They have truncated text where you can click “read more” if you really want to read more instead of being forced to. They have a human being on the page that answers questions and responds to comments (more on that later). And you don’t have to pinch, expand, or scroll left or right one single time.
Social (not just posting on Facebook!)
We’re talking about true social interaction, not posting job descriptions on Facebook. That may be a good strategy for certain job functions for sure, but top candidates are also curious to learn more about the people that work for your company. They’ll check out LinkedIn to see who they may know at a company. Then they’re left to create their own narrative of your story, without ever talking to anyone.
Why not make it easy and let them connect with your employees on your own job descriptions. This might sound scary at first, but think about it: Your job descriptions should be your very own “social network” where your employees and candidates come together.
This is the biggest opportunity for modern job descriptions. If each job description has an opportunity to be a social network on its own, attracting top candidates (who are right for you) can get a whole lot easier.
All it takes is having at least one recruiter or team member per job available to respond to comments and questions. I know: most recruiters will say they are too busy to field these questions. And, yes, some of the questions may be trivial.
Impact Candidates at their Point of Purchase
However, this is the biggest opportunity to impact candidates as they are at the point of purchase. And it shows that it is a real, living job opening. Not some sterile conglomeration of text perceived by candidates to be a road to nowhere.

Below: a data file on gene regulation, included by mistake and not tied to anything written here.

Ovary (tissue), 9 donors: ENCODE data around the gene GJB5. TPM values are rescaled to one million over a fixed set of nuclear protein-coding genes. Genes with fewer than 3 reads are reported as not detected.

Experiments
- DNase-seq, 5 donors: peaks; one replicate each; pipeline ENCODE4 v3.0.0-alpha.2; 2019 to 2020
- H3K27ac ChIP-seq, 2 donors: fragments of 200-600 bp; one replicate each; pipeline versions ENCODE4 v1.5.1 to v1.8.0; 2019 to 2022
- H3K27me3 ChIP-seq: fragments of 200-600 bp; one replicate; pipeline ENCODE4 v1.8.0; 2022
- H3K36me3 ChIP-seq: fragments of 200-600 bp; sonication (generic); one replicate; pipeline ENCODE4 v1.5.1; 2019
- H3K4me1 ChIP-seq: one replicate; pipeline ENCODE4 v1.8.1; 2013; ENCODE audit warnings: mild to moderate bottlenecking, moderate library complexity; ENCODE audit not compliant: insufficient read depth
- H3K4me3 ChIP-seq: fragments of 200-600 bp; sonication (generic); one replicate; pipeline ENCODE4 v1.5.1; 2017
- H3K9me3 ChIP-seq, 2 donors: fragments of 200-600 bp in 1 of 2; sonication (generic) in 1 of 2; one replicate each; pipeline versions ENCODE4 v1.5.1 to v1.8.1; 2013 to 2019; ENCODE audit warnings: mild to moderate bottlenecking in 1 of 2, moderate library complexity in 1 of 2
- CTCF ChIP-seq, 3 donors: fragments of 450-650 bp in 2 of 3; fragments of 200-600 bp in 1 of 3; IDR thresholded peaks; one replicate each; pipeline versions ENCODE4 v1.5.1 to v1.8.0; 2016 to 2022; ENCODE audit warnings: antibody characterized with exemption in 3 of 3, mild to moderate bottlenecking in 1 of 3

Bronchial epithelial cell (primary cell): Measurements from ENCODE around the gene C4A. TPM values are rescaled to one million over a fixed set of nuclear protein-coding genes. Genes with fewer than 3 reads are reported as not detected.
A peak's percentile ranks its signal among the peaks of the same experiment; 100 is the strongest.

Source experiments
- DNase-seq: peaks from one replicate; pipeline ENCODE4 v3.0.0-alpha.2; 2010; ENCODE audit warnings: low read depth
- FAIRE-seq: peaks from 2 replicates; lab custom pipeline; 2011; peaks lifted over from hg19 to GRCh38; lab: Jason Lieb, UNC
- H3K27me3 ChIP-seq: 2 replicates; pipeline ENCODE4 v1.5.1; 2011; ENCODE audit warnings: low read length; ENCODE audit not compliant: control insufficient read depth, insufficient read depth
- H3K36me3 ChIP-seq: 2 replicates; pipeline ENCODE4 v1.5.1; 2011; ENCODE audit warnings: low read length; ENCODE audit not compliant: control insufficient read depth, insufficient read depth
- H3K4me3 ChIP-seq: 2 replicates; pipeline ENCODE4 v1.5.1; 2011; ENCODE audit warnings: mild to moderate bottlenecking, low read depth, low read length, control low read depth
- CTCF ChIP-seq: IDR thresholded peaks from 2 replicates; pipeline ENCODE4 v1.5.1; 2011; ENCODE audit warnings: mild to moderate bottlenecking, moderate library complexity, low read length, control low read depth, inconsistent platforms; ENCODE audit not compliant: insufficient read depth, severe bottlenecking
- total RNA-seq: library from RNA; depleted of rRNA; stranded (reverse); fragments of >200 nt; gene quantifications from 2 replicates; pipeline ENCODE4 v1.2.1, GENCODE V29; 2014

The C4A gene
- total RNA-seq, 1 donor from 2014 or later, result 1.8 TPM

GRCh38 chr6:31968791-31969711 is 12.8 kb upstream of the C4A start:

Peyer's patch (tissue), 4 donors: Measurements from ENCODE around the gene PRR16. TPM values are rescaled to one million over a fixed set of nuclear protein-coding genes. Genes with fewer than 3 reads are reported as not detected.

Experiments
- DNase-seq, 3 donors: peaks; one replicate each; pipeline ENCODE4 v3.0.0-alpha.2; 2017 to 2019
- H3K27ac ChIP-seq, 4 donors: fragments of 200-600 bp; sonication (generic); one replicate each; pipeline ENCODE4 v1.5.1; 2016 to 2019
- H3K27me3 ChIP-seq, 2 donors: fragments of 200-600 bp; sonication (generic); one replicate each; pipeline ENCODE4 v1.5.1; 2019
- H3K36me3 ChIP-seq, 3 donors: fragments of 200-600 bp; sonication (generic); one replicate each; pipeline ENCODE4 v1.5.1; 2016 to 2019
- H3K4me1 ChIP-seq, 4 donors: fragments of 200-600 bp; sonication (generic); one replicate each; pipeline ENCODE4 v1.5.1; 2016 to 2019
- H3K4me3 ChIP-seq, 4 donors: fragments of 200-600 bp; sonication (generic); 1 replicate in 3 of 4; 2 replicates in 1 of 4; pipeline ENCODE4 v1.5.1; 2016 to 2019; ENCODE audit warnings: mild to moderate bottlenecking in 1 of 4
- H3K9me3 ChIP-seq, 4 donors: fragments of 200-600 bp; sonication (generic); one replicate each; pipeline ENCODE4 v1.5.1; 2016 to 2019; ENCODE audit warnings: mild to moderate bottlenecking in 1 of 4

Think about Yelp. When you’re heading out for dinner and looking for advice on where to go, people often turn to Yelp. They are at the closest point to opening their wallet, and Yelp is one of the final places they go to figure out where they will spend their money.
In the case of job hunting, candidates often have questions or comments about the position, but no way to ask. In fact, multiple candidates likely have the same exact question but no way to ask at the most critical point of deciding whether to apply. And think of all the time recruiters are wasting answering that same question over and over. Modern job descriptions can provide an informative dialogue at the point of purchase and make the life of a recruiter much easier.
But how do you accomplish this? There’s no doubt it’s a huge challenge. Otherwise, I wouldn’t even be writing this article. I see two ways to encourage informative dialogue on job descriptions: comment sections and live chat.